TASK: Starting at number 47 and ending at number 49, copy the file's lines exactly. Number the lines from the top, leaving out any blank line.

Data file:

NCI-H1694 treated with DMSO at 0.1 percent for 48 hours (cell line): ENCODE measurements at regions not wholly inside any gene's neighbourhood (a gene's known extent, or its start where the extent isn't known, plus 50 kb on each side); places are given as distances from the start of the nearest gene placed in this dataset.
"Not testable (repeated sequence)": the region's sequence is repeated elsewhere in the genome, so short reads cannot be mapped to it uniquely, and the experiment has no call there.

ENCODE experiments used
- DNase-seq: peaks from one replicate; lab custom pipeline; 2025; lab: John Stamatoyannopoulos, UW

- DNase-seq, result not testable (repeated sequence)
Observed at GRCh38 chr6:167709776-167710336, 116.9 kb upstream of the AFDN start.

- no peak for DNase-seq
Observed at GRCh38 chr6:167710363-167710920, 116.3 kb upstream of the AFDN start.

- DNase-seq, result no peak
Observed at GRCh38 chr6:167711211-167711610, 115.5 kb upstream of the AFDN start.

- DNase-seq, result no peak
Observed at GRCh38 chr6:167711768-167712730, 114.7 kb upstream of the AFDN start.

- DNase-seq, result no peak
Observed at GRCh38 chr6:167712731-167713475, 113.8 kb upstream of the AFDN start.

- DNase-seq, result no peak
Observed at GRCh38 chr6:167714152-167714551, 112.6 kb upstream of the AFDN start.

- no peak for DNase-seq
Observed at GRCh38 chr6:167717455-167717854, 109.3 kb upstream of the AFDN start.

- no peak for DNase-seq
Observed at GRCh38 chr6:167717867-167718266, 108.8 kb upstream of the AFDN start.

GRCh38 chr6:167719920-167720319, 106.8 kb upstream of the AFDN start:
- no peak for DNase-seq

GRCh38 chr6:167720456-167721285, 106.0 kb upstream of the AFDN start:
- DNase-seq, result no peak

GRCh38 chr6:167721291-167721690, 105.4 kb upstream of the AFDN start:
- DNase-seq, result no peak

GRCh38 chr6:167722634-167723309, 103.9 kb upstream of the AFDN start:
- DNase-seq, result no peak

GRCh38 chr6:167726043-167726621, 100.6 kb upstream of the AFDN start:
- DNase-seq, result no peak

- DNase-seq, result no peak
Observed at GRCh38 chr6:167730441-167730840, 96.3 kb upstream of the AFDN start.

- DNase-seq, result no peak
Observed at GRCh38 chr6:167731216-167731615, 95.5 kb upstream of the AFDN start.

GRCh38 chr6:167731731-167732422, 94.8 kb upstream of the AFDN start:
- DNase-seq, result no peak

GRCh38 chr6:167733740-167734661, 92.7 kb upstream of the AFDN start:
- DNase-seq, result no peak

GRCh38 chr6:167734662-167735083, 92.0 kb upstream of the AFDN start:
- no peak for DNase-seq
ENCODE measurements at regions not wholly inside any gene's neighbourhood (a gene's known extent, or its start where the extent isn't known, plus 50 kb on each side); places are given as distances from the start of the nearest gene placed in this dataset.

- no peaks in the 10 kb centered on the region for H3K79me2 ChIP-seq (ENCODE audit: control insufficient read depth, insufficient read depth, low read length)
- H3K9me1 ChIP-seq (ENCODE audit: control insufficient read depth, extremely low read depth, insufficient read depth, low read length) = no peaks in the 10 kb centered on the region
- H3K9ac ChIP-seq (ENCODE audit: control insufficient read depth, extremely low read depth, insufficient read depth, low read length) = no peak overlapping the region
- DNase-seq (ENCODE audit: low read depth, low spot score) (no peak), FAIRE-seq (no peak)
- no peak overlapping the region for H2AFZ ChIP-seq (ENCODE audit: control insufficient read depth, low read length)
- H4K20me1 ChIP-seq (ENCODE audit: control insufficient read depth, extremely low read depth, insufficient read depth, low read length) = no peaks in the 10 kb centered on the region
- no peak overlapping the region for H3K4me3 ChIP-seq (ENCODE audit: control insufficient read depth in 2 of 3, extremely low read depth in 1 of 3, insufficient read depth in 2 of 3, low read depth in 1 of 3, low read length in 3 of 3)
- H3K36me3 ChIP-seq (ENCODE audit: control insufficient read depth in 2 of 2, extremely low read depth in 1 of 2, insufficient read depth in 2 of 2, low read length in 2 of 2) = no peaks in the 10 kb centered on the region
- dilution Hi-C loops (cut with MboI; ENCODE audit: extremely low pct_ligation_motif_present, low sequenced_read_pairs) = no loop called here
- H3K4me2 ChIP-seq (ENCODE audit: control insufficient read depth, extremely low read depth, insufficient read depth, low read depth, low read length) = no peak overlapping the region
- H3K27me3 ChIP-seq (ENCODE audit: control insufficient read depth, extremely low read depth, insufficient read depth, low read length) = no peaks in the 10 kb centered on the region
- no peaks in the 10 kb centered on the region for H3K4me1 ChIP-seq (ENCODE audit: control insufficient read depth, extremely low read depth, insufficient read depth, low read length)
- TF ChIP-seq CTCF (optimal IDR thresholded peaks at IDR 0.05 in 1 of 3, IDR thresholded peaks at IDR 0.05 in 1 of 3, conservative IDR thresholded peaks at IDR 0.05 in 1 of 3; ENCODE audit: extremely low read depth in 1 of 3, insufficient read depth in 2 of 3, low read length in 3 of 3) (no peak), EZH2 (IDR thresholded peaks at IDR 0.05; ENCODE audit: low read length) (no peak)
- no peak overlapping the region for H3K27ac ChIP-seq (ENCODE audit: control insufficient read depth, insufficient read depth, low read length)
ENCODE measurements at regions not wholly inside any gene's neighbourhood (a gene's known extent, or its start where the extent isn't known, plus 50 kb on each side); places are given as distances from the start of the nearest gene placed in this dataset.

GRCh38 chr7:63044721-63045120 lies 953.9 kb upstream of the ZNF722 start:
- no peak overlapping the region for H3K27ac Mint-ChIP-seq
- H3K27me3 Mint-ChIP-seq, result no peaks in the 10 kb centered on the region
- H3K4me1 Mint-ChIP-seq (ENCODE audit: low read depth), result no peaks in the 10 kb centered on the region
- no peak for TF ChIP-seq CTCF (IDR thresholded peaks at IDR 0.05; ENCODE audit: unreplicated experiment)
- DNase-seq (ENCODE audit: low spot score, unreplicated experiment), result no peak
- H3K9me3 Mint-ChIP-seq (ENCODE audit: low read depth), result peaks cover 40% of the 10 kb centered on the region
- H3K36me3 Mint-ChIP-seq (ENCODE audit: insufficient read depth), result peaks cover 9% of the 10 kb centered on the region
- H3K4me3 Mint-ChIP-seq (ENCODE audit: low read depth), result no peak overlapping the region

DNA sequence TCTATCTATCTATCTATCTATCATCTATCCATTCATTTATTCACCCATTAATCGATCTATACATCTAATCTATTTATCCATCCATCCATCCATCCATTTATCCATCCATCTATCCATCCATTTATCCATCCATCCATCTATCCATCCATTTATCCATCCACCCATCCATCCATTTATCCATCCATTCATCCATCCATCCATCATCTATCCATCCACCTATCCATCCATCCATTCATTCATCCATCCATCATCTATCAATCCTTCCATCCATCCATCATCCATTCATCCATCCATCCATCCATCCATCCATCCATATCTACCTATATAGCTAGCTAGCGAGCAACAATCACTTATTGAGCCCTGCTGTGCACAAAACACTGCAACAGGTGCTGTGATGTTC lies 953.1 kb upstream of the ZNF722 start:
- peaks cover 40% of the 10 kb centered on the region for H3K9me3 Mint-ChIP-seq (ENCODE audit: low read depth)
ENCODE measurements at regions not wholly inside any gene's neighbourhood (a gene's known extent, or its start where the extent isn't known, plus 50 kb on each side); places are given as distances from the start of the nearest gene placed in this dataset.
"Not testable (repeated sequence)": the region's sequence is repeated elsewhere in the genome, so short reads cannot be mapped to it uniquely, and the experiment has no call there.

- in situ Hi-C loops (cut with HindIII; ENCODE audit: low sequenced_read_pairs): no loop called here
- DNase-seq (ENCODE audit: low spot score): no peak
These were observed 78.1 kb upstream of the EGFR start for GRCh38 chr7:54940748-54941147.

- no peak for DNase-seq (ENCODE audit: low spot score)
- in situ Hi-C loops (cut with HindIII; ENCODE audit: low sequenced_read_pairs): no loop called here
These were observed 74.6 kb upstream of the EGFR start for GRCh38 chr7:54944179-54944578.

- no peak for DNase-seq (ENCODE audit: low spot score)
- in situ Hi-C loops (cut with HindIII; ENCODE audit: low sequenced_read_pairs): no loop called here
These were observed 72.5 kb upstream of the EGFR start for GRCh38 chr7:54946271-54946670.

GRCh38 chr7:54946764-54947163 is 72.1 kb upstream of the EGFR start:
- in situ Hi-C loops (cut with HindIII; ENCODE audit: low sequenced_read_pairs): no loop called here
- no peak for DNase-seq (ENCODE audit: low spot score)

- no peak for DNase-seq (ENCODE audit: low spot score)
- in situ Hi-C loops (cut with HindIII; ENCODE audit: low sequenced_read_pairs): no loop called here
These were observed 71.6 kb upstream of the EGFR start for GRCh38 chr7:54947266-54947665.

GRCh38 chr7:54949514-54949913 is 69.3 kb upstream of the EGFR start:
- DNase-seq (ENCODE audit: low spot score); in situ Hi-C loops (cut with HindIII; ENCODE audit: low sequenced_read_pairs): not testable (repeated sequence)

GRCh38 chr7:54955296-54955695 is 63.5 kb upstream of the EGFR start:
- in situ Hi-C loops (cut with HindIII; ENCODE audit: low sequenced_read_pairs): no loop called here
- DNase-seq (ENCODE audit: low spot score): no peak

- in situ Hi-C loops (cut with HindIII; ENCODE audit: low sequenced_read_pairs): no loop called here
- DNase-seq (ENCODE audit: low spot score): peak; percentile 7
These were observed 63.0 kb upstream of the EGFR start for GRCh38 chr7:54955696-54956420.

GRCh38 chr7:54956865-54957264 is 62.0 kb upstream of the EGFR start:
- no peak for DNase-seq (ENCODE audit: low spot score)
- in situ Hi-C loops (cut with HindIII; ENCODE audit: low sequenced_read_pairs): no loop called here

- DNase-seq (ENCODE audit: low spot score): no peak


- H4K20me1 ChIP-seq (ENCODE audit: control insufficient read depth, extremely low read depth, insufficient read depth, low read length) = no peaks in the 10 kb centered on the region
- no peak overlapping the region for H3K4me3 ChIP-seq (ENCODE audit: control insufficient read depth in 2 of 3, extremely low read depth in 1 of 3, insufficient read depth in 2 of 3, low read depth in 1 of 3, low read length in 3 of 3)
- H3K36me3 ChIP-seq (ENCODE audit: control insufficient read depth in 2 of 2, extremely low read depth in 1 of 2, insufficient read depth in 2 of 2, low read length in 2 of 2) = no peaks in the 10 kb centered on the region